County plans for the new year include taking another look at building a new dog facility.
During a monthly meeting Thursday with Auglaize County Dog Warden Russ Bailey, the Auglaize County commissioners made plans to schedule a meeting in late January with architects, who have done preliminary drawings for such a project.
“We need to decide if we want to stay with what we have on paper or start again from scratch,” Auglaize County Commissioner Doug Spencer said. “Either we are going to go with what we have and decide what we are going to do or we are going to decide another direction to go.”
Commissioner John Bergman, echoing what commissioners have said throughout preliminary talks, said they didn’t want to shave anything out of plans for the project that would take away from daily operations there once it opens.
Spencer suggested they talk with Hardin County commissioners, who are in the process of putting up a new dog shelter.
In October, Commissioners traveled with Bailey to tour Darke County’s dog shelter as well.
The last bid received for what has been described by Auglaize County commissioners as a “basic” 2,300-square -foot dog shelter including 24 kennels here came in at $530,000.
While the high estimated cost has kept the county from building the facility, Spencer said the need has not lessened since 2008 when they began looking at a new dog shelter. A site has been prepared along U.S. 33 near the Auglaize County Fairgrounds and behind the Auglaize County Sheriff’s Office.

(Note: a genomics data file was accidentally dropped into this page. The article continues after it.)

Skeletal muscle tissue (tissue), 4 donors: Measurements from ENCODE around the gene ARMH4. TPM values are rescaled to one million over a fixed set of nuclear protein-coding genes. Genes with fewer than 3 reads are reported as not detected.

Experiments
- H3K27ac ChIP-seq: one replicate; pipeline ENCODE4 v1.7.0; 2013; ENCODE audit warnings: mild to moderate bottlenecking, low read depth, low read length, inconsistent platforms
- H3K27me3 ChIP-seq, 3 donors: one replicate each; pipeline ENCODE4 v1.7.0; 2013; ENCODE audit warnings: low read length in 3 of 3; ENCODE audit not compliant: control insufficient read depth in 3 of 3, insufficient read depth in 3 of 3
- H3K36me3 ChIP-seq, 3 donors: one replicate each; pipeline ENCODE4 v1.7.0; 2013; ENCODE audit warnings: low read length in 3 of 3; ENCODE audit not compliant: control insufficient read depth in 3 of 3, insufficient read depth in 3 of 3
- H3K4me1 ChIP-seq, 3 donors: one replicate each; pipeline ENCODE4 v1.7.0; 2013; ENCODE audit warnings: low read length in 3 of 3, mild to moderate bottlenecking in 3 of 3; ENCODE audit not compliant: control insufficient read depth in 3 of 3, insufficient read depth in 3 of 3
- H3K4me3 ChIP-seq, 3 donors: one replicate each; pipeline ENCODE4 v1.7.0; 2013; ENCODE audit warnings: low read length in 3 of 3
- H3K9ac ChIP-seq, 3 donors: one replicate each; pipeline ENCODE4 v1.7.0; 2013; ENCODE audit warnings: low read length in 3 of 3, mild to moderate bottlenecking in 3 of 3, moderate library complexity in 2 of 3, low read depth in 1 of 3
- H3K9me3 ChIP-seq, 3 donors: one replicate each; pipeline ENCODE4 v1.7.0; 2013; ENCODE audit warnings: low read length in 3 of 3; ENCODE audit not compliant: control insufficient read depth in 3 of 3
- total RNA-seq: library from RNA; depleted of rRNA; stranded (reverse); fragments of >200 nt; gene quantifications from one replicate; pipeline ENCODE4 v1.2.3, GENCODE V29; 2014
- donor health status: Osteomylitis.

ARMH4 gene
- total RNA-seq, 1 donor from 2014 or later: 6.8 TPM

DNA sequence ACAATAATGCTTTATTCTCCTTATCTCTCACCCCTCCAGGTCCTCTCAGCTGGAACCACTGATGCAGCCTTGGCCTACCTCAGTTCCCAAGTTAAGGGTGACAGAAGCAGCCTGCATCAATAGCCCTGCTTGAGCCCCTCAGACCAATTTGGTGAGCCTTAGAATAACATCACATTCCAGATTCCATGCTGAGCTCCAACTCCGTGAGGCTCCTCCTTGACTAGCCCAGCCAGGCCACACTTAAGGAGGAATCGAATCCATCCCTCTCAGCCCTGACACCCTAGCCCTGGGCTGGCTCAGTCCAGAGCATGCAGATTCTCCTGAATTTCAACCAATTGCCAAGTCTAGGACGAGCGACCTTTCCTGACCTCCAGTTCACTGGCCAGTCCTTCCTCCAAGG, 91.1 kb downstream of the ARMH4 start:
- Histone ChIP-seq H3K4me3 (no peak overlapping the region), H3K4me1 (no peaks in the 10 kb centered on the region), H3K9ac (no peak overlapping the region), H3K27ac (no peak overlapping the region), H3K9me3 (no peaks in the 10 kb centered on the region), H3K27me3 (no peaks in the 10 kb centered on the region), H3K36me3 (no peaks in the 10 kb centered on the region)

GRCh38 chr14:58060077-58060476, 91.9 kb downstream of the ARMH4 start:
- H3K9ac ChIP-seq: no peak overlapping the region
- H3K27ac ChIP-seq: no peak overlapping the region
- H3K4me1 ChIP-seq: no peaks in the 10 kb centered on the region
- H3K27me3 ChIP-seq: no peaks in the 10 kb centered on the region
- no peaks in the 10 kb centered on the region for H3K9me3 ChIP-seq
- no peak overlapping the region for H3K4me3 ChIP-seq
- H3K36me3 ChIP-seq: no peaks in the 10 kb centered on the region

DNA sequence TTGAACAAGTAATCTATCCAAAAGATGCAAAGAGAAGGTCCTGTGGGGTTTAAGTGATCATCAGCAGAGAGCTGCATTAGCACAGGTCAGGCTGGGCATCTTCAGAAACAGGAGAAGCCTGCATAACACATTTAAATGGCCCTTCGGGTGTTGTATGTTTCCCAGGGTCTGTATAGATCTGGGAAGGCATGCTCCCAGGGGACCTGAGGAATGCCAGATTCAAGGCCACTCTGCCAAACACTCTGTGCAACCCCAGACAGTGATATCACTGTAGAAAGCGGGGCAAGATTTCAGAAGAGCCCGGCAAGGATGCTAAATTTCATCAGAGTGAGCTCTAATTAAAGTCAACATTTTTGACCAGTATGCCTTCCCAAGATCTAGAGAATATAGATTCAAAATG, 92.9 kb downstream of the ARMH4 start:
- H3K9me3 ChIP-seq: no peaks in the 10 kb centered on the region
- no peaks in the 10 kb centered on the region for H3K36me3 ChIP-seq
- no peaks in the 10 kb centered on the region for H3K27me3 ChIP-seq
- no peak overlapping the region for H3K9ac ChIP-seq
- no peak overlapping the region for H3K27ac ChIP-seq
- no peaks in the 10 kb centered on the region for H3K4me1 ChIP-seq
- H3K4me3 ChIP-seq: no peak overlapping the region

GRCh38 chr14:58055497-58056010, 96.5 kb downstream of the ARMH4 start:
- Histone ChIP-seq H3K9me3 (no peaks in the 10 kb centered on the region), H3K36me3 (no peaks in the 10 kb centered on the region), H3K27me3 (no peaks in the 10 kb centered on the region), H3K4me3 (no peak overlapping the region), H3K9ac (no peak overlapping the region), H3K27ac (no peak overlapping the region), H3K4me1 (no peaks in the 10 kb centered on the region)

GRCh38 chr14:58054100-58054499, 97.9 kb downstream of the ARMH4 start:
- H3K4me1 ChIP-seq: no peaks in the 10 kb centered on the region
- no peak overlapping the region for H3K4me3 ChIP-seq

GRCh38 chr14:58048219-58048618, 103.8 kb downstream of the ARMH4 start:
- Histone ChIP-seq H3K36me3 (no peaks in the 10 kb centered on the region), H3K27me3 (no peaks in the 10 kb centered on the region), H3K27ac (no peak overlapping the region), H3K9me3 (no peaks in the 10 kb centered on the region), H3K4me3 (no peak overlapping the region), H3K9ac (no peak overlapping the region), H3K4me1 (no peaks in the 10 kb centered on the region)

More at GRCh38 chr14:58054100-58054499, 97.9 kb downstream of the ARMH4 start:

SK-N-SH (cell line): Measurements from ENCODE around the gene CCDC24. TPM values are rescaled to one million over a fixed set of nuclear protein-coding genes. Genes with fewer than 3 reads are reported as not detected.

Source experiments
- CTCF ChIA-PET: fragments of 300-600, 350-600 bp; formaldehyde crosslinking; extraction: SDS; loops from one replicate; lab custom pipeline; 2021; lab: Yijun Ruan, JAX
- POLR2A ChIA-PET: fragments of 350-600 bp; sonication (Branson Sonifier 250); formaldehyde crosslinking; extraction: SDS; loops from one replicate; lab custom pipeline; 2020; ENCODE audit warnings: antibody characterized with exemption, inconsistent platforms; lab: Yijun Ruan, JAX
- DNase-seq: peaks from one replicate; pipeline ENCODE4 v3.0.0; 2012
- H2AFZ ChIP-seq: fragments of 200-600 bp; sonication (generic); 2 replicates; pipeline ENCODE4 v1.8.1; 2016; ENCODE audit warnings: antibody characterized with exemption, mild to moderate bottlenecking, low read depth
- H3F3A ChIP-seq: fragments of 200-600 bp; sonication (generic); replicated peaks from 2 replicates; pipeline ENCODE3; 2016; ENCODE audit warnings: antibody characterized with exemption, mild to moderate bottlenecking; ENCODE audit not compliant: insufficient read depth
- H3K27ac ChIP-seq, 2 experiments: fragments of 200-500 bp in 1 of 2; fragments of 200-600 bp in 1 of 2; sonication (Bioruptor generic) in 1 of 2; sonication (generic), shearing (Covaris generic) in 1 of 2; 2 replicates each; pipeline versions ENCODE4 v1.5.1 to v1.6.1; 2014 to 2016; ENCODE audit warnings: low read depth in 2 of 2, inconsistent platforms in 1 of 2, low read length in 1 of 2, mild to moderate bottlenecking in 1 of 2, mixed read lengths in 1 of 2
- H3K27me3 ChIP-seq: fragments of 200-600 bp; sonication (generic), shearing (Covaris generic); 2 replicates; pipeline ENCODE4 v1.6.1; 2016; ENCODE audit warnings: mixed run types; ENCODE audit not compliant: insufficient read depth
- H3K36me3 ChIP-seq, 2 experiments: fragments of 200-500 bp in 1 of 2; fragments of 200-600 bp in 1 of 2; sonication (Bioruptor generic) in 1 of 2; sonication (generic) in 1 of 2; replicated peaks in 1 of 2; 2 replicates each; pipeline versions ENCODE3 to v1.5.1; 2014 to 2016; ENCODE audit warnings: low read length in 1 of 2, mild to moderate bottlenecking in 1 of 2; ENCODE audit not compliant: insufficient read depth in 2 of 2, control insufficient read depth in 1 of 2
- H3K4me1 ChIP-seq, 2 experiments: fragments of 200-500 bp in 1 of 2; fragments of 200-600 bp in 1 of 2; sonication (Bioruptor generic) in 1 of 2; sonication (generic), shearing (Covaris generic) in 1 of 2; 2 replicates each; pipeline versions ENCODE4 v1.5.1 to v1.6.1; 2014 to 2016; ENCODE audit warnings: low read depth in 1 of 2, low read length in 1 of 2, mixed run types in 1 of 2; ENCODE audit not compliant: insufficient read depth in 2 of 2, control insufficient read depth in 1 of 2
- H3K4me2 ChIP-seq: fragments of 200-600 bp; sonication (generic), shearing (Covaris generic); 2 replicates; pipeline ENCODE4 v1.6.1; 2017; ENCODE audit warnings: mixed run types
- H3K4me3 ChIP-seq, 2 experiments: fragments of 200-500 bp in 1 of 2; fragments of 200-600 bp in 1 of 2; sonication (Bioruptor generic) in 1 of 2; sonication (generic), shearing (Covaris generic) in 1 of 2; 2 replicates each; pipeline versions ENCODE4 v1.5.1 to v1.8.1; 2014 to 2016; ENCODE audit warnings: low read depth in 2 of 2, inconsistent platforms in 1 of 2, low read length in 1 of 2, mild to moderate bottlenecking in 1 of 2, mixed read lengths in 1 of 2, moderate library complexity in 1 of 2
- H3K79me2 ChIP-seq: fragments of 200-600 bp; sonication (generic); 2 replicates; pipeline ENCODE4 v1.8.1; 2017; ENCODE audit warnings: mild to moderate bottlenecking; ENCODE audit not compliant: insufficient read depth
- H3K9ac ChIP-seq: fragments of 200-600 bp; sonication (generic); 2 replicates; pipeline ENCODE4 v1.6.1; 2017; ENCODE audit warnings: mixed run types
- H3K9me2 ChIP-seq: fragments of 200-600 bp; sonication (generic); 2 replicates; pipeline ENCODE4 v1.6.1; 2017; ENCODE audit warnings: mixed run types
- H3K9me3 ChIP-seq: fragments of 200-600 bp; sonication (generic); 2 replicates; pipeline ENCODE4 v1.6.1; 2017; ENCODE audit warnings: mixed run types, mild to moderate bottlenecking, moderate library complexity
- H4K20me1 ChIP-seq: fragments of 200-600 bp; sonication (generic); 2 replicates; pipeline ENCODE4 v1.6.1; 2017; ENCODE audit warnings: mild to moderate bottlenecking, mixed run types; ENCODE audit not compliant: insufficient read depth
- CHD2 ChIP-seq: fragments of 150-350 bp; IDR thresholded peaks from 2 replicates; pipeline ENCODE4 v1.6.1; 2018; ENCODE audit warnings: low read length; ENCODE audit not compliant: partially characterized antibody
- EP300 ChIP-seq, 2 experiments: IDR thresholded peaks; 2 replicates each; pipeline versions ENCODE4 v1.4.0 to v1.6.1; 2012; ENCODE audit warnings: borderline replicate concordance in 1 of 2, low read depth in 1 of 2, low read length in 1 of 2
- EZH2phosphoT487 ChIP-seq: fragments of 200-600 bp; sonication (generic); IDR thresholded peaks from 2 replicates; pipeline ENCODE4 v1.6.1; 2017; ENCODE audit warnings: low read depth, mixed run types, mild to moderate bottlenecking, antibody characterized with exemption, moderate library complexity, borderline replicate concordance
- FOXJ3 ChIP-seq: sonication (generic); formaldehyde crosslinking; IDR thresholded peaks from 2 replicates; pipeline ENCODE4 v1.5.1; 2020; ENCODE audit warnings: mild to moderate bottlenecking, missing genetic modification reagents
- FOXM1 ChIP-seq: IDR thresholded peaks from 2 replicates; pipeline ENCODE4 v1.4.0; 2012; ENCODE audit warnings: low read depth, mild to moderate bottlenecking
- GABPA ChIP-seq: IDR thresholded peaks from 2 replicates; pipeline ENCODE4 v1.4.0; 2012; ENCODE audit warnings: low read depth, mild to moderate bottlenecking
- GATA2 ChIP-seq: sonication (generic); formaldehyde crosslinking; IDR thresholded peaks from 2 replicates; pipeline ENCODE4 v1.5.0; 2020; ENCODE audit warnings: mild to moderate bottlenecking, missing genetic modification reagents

The Dog and Kennel Fund could contribute approximately $200,000 to building a new shelter, with dog tag sales largely responsible for covering operating costs.
Earlier this year, the commissioners had hoped to have construction on a dog shelter started by late fall.
The county’s dog shelter is housed in a rented 900-foot facility, which was meant to be only temporary, provides no office space, lacks proper infrastructure, and is difficult to clean.
Bailey said in 2012, he took in approximately the same number of dogs as in 2011, maybe a few more, but the last several months, which are typically slow for his office, have not been. Even this week some dogs had to be taken to Allen County because Auglaize County’s facility at the Neil Armstrong Airport, outside of New Knoxville was full.
The dog warden said adoptions are down, but they are returning more dogs to their owners.
Bailey blamed lower adoption rates in part on the economy, but said a lot of people still don’t know they can adopt dogs through him. They are working on getting the word out to different websites, in addition to the county website, where pictures of dogs available for adoption are posted.